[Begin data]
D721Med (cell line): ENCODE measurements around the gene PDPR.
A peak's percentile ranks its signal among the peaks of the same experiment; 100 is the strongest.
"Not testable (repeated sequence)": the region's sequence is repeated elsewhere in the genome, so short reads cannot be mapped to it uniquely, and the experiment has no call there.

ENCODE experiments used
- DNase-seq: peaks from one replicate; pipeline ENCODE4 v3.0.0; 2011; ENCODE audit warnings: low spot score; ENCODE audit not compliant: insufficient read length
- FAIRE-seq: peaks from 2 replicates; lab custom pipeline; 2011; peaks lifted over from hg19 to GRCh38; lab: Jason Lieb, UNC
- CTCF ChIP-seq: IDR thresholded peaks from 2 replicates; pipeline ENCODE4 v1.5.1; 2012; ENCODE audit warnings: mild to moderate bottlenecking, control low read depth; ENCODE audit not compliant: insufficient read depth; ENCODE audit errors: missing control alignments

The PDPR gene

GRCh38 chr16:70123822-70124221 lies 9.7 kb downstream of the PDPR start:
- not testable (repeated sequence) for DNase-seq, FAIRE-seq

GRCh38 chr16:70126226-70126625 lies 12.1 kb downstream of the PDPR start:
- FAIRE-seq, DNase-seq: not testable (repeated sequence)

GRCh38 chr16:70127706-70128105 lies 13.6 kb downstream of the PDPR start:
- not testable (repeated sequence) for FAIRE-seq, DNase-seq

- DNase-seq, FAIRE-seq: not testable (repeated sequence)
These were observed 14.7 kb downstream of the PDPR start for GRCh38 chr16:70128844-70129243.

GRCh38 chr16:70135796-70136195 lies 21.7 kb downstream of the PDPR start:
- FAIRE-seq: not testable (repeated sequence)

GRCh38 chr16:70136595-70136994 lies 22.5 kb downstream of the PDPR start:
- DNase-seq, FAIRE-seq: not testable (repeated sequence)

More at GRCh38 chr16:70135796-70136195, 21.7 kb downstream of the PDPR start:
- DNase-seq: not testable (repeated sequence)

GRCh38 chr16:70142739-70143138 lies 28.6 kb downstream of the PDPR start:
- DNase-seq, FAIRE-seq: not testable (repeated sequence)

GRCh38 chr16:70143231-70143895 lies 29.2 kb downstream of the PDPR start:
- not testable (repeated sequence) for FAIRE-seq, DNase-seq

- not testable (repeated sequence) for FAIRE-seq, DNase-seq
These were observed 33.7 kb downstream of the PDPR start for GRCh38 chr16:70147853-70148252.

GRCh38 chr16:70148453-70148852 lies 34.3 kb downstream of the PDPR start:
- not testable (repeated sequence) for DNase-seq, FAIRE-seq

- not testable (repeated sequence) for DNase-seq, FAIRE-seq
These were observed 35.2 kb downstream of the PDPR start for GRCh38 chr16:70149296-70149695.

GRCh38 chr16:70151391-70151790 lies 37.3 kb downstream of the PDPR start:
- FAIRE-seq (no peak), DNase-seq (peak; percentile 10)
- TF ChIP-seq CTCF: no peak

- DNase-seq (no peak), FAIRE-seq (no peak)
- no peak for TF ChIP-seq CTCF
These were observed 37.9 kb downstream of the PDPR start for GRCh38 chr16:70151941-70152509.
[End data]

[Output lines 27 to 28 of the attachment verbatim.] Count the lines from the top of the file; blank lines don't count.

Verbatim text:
- not testable (repeated sequence) for FAIRE-seq, DNase-seq
These were observed 33.7 kb downstream of the PDPR start for GRCh38 chr16:70147853-70148252.